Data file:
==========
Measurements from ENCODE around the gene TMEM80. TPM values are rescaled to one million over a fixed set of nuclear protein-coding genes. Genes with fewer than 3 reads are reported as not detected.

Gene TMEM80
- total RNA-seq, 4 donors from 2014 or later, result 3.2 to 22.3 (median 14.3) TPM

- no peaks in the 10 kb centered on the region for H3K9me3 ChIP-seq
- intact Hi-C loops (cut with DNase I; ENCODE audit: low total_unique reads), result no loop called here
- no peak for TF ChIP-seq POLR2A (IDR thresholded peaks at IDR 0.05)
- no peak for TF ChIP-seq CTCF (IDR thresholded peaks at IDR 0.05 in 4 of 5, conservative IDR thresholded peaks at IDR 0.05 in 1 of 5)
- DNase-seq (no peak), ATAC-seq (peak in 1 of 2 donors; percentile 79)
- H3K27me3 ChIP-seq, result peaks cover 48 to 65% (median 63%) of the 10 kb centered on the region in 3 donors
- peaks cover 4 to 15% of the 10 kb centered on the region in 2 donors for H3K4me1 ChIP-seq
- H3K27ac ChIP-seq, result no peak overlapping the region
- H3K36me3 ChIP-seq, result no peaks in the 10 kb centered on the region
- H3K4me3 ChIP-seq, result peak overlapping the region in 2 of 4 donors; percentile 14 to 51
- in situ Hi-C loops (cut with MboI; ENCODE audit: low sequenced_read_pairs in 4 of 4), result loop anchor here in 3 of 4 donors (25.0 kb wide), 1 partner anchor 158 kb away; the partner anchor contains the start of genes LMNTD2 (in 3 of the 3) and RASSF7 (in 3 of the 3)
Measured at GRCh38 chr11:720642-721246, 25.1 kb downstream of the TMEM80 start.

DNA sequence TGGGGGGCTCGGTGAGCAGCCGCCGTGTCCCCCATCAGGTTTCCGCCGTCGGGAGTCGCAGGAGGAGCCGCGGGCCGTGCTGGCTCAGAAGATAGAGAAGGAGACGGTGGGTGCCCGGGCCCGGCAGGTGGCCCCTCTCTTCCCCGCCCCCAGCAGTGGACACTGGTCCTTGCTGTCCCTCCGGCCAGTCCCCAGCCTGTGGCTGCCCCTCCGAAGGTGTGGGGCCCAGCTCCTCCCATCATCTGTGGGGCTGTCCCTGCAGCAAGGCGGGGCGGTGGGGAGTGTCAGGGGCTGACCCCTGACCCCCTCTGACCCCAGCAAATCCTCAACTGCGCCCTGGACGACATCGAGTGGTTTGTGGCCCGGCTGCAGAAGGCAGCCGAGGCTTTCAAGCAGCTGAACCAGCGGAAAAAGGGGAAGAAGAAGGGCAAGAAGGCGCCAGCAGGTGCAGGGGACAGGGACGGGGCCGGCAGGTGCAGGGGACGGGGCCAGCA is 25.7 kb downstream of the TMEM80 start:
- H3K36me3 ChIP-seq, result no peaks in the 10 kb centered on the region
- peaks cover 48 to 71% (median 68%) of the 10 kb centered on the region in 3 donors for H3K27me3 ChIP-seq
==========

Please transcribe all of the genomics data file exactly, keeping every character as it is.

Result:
Measurements from ENCODE around the gene TMEM80. TPM values are rescaled to one million over a fixed set of nuclear protein-coding genes. Genes with fewer than 3 reads are reported as not detected.

Gene TMEM80
- total RNA-seq, 4 donors from 2014 or later, result 3.2 to 22.3 (median 14.3) TPM

- no peaks in the 10 kb centered on the region for H3K9me3 ChIP-seq
- intact Hi-C loops (cut with DNase I; ENCODE audit: low total_unique reads), result no loop called here
- no peak for TF ChIP-seq POLR2A (IDR thresholded peaks at IDR 0.05)
- no peak for TF ChIP-seq CTCF (IDR thresholded peaks at IDR 0.05 in 4 of 5, conservative IDR thresholded peaks at IDR 0.05 in 1 of 5)
- DNase-seq (no peak), ATAC-seq (peak in 1 of 2 donors; percentile 79)
- H3K27me3 ChIP-seq, result peaks cover 48 to 65% (median 63%) of the 10 kb centered on the region in 3 donors
- peaks cover 4 to 15% of the 10 kb centered on the region in 2 donors for H3K4me1 ChIP-seq
- H3K27ac ChIP-seq, result no peak overlapping the region
- H3K36me3 ChIP-seq, result no peaks in the 10 kb centered on the region
- H3K4me3 ChIP-seq, result peak overlapping the region in 2 of 4 donors; percentile 14 to 51
- in situ Hi-C loops (cut with MboI; ENCODE audit: low sequenced_read_pairs in 4 of 4), result loop anchor here in 3 of 4 donors (25.0 kb wide), 1 partner anchor 158 kb away; the partner anchor contains the start of genes LMNTD2 (in 3 of the 3) and RASSF7 (in 3 of the 3)
Measured at GRCh38 chr11:720642-721246, 25.1 kb downstream of the TMEM80 start.

DNA sequence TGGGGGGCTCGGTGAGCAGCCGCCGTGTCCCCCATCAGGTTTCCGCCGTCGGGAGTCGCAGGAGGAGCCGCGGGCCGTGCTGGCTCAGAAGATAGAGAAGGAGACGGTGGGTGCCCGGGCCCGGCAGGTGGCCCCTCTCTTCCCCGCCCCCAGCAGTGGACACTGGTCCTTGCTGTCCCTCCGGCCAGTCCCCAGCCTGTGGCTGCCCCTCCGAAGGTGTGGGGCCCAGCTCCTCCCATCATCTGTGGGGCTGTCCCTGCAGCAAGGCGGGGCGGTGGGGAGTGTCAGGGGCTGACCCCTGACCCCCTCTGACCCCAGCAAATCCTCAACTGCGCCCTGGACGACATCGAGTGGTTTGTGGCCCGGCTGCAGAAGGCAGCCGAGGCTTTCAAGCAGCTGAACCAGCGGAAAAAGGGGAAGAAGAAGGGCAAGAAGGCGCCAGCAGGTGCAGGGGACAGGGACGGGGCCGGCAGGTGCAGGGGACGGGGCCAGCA is 25.7 kb downstream of the TMEM80 start:
- H3K36me3 ChIP-seq, result no peaks in the 10 kb centered on the region
- peaks cover 48 to 71% (median 68%) of the 10 kb centered on the region in 3 donors for H3K27me3 ChIP-seq